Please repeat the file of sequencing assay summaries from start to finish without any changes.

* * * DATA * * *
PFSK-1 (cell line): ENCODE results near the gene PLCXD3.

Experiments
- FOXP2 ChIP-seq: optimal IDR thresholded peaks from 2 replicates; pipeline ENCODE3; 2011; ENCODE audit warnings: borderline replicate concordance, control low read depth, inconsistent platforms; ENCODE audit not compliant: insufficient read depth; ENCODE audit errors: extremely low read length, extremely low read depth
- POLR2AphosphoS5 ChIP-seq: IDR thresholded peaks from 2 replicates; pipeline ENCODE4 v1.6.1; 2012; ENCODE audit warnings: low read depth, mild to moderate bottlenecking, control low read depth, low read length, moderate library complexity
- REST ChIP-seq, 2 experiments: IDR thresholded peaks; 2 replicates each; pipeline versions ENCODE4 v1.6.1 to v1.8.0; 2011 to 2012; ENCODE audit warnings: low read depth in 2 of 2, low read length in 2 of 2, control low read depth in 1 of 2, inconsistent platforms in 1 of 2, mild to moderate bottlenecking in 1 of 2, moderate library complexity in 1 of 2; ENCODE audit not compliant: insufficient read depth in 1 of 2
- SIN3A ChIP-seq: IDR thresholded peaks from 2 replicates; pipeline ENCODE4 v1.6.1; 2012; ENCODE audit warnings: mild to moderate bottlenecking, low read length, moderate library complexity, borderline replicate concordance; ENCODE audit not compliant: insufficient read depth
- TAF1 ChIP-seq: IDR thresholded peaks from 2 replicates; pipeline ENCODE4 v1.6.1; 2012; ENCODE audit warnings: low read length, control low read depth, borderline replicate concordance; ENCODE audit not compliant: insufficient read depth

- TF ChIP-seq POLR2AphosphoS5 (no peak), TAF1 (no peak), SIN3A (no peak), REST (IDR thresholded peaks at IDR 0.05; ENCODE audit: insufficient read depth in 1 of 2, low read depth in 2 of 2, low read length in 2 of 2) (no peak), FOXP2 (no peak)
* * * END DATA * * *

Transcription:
PFSK-1 (cell line): ENCODE results near the gene PLCXD3.

Experiments
- FOXP2 ChIP-seq: optimal IDR thresholded peaks from 2 replicates; pipeline ENCODE3; 2011; ENCODE audit warnings: borderline replicate concordance, control low read depth, inconsistent platforms; ENCODE audit not compliant: insufficient read depth; ENCODE audit errors: extremely low read length, extremely low read depth
- POLR2AphosphoS5 ChIP-seq: IDR thresholded peaks from 2 replicates; pipeline ENCODE4 v1.6.1; 2012; ENCODE audit warnings: low read depth, mild to moderate bottlenecking, control low read depth, low read length, moderate library complexity
- REST ChIP-seq, 2 experiments: IDR thresholded peaks; 2 replicates each; pipeline versions ENCODE4 v1.6.1 to v1.8.0; 2011 to 2012; ENCODE audit warnings: low read depth in 2 of 2, low read length in 2 of 2, control low read depth in 1 of 2, inconsistent platforms in 1 of 2, mild to moderate bottlenecking in 1 of 2, moderate library complexity in 1 of 2; ENCODE audit not compliant: insufficient read depth in 1 of 2
- SIN3A ChIP-seq: IDR thresholded peaks from 2 replicates; pipeline ENCODE4 v1.6.1; 2012; ENCODE audit warnings: mild to moderate bottlenecking, low read length, moderate library complexity, borderline replicate concordance; ENCODE audit not compliant: insufficient read depth
- TAF1 ChIP-seq: IDR thresholded peaks from 2 replicates; pipeline ENCODE4 v1.6.1; 2012; ENCODE audit warnings: low read length, control low read depth, borderline replicate concordance; ENCODE audit not compliant: insufficient read depth

- TF ChIP-seq POLR2AphosphoS5 (no peak), TAF1 (no peak), SIN3A (no peak), REST (IDR thresholded peaks at IDR 0.05; ENCODE audit: insufficient read depth in 1 of 2, low read depth in 2 of 2, low read length in 2 of 2) (no peak), FOXP2 (no peak)